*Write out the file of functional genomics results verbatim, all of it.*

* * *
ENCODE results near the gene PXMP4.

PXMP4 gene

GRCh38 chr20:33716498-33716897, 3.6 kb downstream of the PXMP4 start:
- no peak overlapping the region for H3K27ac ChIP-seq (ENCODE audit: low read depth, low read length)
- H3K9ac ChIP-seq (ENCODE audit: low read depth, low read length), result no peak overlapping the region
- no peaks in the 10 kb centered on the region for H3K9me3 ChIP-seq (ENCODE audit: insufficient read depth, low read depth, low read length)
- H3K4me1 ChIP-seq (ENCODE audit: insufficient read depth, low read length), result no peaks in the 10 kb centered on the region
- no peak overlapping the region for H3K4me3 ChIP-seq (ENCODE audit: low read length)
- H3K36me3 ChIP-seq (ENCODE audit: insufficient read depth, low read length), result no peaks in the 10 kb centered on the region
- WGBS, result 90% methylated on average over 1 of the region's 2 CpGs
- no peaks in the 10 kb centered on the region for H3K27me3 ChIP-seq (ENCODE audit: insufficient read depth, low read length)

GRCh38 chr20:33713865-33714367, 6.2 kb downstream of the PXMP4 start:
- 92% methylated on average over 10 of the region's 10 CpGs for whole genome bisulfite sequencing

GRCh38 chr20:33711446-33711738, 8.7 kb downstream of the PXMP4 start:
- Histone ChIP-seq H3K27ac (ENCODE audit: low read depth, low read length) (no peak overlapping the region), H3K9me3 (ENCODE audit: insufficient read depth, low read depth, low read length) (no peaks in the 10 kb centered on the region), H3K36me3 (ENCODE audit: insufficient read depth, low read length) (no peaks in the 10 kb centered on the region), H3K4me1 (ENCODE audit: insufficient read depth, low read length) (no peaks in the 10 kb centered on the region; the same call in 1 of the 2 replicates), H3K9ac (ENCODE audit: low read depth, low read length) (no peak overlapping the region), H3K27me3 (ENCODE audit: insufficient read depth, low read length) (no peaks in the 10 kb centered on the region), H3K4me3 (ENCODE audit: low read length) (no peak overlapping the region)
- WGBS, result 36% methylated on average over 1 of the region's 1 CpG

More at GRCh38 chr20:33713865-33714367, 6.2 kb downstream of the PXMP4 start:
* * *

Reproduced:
ENCODE results near the gene PXMP4.

PXMP4 gene

GRCh38 chr20:33716498-33716897, 3.6 kb downstream of the PXMP4 start:
- no peak overlapping the region for H3K27ac ChIP-seq (ENCODE audit: low read depth, low read length)
- H3K9ac ChIP-seq (ENCODE audit: low read depth, low read length), result no peak overlapping the region
- no peaks in the 10 kb centered on the region for H3K9me3 ChIP-seq (ENCODE audit: insufficient read depth, low read depth, low read length)
- H3K4me1 ChIP-seq (ENCODE audit: insufficient read depth, low read length), result no peaks in the 10 kb centered on the region
- no peak overlapping the region for H3K4me3 ChIP-seq (ENCODE audit: low read length)
- H3K36me3 ChIP-seq (ENCODE audit: insufficient read depth, low read length), result no peaks in the 10 kb centered on the region
- WGBS, result 90% methylated on average over 1 of the region's 2 CpGs
- no peaks in the 10 kb centered on the region for H3K27me3 ChIP-seq (ENCODE audit: insufficient read depth, low read length)

GRCh38 chr20:33713865-33714367, 6.2 kb downstream of the PXMP4 start:
- 92% methylated on average over 10 of the region's 10 CpGs for whole genome bisulfite sequencing

GRCh38 chr20:33711446-33711738, 8.7 kb downstream of the PXMP4 start:
- Histone ChIP-seq H3K27ac (ENCODE audit: low read depth, low read length) (no peak overlapping the region), H3K9me3 (ENCODE audit: insufficient read depth, low read depth, low read length) (no peaks in the 10 kb centered on the region), H3K36me3 (ENCODE audit: insufficient read depth, low read length) (no peaks in the 10 kb centered on the region), H3K4me1 (ENCODE audit: insufficient read depth, low read length) (no peaks in the 10 kb centered on the region; the same call in 1 of the 2 replicates), H3K9ac (ENCODE audit: low read depth, low read length) (no peak overlapping the region), H3K27me3 (ENCODE audit: insufficient read depth, low read length) (no peaks in the 10 kb centered on the region), H3K4me3 (ENCODE audit: low read length) (no peak overlapping the region)
- WGBS, result 36% methylated on average over 1 of the region's 1 CpG

More at GRCh38 chr20:33713865-33714367, 6.2 kb downstream of the PXMP4 start: